How “Papers, Please” Reflects on Morality

How “Papers, Please” Reflects on Morality

Welcome to Arstotzka! Glory to Arstotzka! If you don’t know the basic premise of 2013’s
“Papers, Please”, You are a man living in the fictional country of Arstotzka with
your family. You win a labor lottery that places you in
the Ministry of Admission at the Grestin Border Checkpoint. Your job is to check passports and either
admit or deny entry to the people at your gate, and to also provide for your family
at home. Sounds pretty simple. But “Papers, Please” is a lot more complex
than first meets the eye. There are really 2 sides to this game. The first half is simply the game at face
value. You are asked to look at passports to see
if someone should be admitted or denied entry to Arstotzka. It starts out simple, but as days pass and
current events change the political landscape, more rules are created. By midway, you are often sifting through four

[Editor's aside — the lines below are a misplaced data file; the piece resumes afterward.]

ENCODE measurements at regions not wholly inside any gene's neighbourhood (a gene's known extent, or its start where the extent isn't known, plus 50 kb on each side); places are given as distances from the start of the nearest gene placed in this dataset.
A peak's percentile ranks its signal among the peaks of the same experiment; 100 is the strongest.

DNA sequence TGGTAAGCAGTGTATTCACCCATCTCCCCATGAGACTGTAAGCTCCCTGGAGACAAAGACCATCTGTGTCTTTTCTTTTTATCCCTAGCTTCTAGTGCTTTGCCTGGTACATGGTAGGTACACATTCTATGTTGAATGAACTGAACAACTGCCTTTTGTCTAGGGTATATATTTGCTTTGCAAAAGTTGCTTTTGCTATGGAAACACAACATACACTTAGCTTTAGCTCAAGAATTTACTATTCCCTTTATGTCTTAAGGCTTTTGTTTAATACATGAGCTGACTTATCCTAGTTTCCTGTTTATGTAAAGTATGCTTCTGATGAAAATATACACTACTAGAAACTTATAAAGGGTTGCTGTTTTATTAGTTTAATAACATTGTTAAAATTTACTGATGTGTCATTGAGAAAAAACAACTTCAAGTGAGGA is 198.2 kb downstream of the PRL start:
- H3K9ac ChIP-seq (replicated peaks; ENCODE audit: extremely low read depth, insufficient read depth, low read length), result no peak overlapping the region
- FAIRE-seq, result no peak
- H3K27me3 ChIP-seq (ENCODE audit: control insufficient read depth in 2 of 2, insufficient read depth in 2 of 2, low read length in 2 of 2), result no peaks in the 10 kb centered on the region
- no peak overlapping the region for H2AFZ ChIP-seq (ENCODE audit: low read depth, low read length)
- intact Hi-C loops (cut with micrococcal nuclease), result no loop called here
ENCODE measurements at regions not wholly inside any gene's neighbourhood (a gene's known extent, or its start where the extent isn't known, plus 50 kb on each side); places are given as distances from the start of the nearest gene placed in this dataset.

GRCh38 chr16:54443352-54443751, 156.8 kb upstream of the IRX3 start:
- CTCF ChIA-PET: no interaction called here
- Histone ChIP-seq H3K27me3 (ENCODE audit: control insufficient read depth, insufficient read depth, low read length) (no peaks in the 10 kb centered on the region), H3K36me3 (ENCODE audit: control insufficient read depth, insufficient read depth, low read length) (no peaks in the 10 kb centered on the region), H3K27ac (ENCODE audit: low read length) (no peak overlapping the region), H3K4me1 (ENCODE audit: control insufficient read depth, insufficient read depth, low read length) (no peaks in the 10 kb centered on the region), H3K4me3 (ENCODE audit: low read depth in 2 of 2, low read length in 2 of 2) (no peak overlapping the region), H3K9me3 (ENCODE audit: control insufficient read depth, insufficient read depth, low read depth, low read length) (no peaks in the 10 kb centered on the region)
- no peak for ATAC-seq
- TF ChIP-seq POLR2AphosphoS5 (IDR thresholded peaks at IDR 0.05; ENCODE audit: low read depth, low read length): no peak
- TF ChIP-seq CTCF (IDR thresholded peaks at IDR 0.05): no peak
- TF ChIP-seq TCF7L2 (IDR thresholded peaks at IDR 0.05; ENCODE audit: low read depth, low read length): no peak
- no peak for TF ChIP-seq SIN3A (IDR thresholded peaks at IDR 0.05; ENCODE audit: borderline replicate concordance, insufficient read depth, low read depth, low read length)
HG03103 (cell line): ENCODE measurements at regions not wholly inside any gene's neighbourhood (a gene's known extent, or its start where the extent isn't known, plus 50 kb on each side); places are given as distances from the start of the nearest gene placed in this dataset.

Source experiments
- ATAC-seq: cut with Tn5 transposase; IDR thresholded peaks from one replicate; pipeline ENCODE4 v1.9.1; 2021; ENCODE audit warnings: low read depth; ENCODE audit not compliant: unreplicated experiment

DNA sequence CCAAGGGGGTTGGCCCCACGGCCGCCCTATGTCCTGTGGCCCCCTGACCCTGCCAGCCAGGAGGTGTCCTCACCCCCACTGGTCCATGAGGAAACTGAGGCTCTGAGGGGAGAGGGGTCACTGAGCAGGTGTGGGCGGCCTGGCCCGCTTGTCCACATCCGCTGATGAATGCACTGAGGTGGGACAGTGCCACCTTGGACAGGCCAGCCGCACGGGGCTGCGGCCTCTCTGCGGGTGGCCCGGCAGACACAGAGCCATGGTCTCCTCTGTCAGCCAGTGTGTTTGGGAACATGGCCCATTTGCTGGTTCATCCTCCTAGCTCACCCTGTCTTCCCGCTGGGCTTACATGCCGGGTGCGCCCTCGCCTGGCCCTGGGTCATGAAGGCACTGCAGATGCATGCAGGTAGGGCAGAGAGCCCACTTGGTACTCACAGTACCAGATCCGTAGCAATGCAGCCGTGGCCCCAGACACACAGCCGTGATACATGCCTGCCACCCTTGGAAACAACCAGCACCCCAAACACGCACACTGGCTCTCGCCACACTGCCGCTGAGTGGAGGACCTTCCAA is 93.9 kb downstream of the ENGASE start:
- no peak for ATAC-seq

different documents looking for discrepancies. It is a test of speed and accuracy. You want to make sure you admit the correct
people, not just for the safety of your country, but also to avoid citations that affect how
much money you will bring home to your family. Thankfully, Arstotzka does allow you to get
two citations a day before they start docking your pay. At the same time, however, you don’t want
to take too long making sure someone’s information is correct, as you get paid for every person
you process in a day. You must optimize both your speed and accuracy,
though as the rules get more frantic, so do you, and it becomes easier to make a mistake. As it is, the game is fairly addicting and
fun. But to this point, you are nothing more than
a human machine – simply processing information, looking for discrepancies, following rules,
and repeating the same process again and again. “Papers, Please” could have simply been
a game about quick reflexes and repetition, but as you play, you discover that the game
is far more deep, and has you look at conflicting cases that bleed into moral ambiguity. It doesn’t take long before you are presented